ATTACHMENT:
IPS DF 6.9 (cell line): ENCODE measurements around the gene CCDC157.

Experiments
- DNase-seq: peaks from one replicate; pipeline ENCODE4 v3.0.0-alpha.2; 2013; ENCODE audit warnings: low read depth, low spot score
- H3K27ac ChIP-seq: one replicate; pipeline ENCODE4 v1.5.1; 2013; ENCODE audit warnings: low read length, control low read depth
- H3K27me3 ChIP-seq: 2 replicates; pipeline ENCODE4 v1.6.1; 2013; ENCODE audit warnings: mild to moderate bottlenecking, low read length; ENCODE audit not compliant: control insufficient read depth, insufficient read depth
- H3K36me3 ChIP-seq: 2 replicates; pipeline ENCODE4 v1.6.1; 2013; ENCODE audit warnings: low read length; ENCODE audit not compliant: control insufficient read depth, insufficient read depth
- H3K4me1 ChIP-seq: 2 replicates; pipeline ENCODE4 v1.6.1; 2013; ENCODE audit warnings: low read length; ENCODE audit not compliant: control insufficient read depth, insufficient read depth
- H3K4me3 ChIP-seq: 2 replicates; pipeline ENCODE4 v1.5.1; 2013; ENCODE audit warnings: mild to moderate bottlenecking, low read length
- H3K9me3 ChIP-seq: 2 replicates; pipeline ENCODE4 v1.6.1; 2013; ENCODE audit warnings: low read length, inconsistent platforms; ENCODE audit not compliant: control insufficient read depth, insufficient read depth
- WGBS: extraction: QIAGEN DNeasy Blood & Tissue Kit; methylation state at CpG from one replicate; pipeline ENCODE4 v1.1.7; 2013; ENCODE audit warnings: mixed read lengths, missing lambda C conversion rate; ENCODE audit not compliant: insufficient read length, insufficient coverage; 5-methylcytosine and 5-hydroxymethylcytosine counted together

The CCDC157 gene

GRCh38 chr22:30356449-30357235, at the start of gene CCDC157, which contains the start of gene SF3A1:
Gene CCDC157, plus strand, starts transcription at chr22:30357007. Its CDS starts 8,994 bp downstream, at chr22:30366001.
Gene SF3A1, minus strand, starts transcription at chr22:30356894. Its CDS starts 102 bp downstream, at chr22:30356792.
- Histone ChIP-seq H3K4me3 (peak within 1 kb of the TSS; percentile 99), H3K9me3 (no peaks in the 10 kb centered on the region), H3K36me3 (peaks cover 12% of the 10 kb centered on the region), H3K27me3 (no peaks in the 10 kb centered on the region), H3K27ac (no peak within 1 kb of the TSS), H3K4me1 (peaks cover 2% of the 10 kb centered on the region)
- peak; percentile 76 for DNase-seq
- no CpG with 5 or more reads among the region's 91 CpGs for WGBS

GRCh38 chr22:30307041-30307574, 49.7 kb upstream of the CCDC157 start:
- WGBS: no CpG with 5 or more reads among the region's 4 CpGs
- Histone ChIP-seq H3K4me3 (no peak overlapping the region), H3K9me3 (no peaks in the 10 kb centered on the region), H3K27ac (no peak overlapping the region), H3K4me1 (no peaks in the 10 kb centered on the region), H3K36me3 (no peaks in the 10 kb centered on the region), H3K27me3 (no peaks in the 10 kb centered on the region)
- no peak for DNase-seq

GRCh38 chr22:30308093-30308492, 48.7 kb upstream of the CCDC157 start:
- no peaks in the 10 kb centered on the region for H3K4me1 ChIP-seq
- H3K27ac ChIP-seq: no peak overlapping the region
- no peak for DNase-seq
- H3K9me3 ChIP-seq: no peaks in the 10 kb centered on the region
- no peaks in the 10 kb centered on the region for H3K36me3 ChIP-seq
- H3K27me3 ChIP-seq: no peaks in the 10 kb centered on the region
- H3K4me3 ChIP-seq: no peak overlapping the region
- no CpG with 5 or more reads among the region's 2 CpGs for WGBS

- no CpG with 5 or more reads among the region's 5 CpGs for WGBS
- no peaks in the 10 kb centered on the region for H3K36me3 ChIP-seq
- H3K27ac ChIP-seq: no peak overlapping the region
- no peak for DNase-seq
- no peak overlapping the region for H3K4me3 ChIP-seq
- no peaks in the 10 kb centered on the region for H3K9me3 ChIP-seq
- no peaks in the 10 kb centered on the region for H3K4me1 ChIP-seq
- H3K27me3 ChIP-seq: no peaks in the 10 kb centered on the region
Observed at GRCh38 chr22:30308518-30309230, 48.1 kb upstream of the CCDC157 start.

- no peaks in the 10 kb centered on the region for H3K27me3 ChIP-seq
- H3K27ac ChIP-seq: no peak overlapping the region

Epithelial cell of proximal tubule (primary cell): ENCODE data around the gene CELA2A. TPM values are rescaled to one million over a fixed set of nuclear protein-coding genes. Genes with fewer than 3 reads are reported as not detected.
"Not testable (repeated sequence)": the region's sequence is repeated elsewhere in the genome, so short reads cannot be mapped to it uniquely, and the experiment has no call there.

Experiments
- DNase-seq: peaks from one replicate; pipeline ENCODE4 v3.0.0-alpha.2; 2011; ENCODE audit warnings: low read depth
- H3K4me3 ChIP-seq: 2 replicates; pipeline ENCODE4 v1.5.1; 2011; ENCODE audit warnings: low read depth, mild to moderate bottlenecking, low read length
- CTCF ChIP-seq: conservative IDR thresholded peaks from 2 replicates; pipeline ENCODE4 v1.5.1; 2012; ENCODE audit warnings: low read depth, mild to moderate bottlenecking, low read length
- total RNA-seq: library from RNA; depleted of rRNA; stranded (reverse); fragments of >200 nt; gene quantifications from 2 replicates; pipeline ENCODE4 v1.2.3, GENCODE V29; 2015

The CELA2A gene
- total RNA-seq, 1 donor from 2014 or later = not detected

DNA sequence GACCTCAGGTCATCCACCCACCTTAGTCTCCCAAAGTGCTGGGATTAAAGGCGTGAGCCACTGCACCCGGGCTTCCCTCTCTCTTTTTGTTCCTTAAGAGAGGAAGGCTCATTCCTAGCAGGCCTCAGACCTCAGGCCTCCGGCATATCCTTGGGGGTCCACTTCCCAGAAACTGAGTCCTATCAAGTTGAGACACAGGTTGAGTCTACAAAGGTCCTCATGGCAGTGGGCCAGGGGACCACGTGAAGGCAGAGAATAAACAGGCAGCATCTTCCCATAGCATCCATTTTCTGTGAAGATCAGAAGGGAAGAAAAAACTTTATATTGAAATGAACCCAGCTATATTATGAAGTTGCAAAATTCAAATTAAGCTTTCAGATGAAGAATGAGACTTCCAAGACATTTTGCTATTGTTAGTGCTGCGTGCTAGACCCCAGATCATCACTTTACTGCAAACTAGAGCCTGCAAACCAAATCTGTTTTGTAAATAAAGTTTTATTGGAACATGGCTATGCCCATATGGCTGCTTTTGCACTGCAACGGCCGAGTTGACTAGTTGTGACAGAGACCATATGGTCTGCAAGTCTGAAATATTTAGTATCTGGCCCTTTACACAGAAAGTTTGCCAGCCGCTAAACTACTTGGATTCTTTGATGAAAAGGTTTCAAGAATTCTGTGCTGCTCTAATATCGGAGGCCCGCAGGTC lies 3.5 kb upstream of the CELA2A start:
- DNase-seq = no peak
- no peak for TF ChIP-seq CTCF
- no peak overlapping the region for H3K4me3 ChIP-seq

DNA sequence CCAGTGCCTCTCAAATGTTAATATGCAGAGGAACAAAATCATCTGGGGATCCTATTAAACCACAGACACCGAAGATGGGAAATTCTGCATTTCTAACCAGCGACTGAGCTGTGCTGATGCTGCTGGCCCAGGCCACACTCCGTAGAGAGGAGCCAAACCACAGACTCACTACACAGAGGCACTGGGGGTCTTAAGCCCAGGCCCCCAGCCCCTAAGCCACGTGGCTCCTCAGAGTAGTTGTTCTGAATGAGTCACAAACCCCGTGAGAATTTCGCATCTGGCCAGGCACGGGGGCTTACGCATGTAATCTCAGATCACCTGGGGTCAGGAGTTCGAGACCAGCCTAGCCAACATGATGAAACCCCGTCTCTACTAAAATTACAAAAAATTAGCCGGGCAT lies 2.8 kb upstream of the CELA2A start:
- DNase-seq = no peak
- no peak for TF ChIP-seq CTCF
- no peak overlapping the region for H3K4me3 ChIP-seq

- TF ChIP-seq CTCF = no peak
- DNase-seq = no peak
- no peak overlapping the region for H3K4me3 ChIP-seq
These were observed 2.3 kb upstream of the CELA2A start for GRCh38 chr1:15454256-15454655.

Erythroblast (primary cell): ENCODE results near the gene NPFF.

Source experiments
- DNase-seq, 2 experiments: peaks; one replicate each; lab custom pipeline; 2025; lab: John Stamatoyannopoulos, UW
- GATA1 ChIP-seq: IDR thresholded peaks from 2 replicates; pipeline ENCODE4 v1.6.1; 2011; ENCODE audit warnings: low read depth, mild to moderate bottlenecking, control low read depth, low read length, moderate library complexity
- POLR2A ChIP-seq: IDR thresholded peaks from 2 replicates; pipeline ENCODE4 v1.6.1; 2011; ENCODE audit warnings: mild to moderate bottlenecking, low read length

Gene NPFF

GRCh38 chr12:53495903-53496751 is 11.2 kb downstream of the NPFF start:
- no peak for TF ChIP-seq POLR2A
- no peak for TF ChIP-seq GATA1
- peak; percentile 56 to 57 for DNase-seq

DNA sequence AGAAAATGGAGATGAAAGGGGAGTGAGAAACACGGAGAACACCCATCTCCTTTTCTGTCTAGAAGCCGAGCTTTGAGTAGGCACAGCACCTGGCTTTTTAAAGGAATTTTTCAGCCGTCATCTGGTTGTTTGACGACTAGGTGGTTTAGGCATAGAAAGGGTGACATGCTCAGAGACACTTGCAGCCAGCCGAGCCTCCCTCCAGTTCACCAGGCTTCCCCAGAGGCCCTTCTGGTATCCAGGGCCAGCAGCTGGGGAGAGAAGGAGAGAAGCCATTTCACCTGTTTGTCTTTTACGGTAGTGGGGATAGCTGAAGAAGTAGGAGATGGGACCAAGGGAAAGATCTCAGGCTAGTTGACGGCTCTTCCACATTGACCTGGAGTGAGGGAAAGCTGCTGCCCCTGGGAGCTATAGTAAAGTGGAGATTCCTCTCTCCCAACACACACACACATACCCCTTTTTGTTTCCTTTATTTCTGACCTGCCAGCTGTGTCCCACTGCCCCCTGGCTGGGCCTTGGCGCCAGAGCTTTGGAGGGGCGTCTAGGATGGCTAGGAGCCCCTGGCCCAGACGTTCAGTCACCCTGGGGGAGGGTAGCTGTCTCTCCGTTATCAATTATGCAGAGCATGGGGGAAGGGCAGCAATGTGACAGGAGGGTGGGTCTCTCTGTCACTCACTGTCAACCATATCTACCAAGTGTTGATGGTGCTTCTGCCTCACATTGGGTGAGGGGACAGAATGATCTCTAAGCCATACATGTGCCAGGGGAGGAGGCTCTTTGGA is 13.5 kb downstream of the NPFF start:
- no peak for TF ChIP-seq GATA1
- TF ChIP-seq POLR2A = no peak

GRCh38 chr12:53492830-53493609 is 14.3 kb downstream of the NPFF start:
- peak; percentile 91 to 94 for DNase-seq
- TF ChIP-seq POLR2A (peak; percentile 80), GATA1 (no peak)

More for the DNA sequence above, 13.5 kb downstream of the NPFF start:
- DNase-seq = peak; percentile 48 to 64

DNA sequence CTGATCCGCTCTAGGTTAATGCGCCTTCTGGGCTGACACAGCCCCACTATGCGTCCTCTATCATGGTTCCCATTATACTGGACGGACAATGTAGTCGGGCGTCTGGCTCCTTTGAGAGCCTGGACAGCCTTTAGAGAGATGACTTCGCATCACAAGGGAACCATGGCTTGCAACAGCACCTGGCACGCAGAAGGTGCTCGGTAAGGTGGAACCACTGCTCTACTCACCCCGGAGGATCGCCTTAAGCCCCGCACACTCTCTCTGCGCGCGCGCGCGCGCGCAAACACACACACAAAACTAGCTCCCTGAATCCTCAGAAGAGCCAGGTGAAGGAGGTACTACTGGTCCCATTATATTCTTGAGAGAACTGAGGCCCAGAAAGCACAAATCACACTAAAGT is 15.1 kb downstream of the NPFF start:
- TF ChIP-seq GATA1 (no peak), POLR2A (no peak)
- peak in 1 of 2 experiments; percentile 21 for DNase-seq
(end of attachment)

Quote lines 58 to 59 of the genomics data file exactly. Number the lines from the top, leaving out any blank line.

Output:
- no peak overlapping the region for H3K4me3 ChIP-seq

- TF ChIP-seq CTCF = no peak